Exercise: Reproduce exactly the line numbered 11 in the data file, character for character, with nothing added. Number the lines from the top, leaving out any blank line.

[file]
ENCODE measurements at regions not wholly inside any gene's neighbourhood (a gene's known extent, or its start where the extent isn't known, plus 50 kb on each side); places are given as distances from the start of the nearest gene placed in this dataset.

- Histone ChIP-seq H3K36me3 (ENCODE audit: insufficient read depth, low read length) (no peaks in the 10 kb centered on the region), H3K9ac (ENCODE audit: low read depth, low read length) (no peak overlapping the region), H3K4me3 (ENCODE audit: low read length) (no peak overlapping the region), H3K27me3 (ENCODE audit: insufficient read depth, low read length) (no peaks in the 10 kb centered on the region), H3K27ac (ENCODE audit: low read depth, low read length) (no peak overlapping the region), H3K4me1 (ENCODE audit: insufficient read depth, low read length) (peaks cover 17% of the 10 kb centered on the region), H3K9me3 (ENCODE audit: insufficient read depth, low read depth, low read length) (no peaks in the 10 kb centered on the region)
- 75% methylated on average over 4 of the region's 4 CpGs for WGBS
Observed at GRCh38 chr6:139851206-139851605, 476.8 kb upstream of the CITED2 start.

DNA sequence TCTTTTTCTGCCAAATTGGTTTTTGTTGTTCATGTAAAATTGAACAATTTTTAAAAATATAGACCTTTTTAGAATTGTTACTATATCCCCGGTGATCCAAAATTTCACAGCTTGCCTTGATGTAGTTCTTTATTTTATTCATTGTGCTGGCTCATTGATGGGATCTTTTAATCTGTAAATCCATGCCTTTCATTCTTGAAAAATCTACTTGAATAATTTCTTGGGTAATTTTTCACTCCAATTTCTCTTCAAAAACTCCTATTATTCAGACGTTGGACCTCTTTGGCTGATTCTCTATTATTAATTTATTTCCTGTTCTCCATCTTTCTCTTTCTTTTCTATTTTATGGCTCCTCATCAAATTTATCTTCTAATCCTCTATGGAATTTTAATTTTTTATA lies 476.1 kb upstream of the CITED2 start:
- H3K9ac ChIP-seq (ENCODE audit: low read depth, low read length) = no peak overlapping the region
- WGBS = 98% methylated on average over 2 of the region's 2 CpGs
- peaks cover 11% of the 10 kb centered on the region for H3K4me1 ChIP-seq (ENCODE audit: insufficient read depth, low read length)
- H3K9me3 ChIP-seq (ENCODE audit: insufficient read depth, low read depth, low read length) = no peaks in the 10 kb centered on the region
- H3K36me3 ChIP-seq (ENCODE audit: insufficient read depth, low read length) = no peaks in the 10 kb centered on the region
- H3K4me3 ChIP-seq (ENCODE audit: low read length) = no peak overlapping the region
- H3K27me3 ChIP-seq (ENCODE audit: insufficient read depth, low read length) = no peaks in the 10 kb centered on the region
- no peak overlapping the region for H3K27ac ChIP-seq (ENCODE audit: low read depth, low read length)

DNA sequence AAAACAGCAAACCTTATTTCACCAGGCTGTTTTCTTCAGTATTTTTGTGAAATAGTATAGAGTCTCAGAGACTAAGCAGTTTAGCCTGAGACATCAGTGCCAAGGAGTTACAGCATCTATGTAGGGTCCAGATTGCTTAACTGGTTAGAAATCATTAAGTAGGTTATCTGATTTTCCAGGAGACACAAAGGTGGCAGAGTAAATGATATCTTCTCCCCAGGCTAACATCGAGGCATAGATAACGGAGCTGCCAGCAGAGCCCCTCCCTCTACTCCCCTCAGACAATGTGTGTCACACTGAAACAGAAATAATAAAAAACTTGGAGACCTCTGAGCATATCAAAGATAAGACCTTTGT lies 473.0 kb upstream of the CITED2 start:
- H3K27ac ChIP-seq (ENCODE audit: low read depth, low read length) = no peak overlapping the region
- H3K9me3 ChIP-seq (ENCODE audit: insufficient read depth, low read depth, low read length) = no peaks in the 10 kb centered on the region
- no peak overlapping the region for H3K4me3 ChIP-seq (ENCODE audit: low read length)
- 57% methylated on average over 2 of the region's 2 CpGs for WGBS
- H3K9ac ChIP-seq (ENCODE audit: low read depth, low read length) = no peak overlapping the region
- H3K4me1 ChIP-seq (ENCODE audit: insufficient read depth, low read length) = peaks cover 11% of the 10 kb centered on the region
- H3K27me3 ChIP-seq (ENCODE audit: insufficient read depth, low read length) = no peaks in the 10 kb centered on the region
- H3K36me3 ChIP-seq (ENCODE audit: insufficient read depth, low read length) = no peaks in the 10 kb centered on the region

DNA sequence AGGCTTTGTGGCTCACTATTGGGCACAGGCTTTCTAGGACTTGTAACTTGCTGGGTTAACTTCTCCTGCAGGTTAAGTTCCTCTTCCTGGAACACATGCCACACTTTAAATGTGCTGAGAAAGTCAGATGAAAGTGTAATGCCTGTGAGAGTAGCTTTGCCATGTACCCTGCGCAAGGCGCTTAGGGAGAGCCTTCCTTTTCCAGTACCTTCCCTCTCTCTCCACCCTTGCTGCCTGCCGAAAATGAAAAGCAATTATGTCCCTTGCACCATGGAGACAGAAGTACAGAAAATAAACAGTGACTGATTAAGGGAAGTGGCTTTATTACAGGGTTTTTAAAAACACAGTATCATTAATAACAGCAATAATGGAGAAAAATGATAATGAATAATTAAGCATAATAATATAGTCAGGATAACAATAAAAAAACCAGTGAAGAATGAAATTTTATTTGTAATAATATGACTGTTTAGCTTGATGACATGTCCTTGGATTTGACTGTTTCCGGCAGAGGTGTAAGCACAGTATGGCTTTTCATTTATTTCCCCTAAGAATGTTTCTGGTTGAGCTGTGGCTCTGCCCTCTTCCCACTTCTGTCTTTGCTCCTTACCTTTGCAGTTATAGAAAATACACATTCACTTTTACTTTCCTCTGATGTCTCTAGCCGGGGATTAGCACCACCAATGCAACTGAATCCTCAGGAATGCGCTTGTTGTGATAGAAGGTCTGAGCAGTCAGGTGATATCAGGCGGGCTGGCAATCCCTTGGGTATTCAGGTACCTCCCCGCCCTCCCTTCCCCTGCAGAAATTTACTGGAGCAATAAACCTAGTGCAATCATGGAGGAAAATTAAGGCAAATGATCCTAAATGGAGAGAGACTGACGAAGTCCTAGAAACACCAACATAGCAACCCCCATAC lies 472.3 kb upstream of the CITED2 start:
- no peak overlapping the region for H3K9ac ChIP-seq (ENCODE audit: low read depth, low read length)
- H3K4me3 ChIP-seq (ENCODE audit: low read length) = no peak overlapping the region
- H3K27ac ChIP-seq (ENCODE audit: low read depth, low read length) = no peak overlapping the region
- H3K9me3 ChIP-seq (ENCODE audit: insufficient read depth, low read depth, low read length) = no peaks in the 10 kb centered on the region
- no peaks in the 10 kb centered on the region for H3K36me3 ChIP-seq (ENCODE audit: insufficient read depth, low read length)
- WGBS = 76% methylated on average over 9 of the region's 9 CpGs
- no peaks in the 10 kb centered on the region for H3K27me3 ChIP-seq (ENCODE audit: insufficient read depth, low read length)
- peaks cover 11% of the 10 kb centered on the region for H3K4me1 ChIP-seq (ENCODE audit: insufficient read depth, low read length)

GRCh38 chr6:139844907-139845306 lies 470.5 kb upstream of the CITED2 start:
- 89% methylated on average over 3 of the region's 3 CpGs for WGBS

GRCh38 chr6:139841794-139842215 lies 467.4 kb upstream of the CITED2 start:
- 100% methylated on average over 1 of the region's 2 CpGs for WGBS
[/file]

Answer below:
- H3K4me3 ChIP-seq (ENCODE audit: low read length) = no peak overlapping the region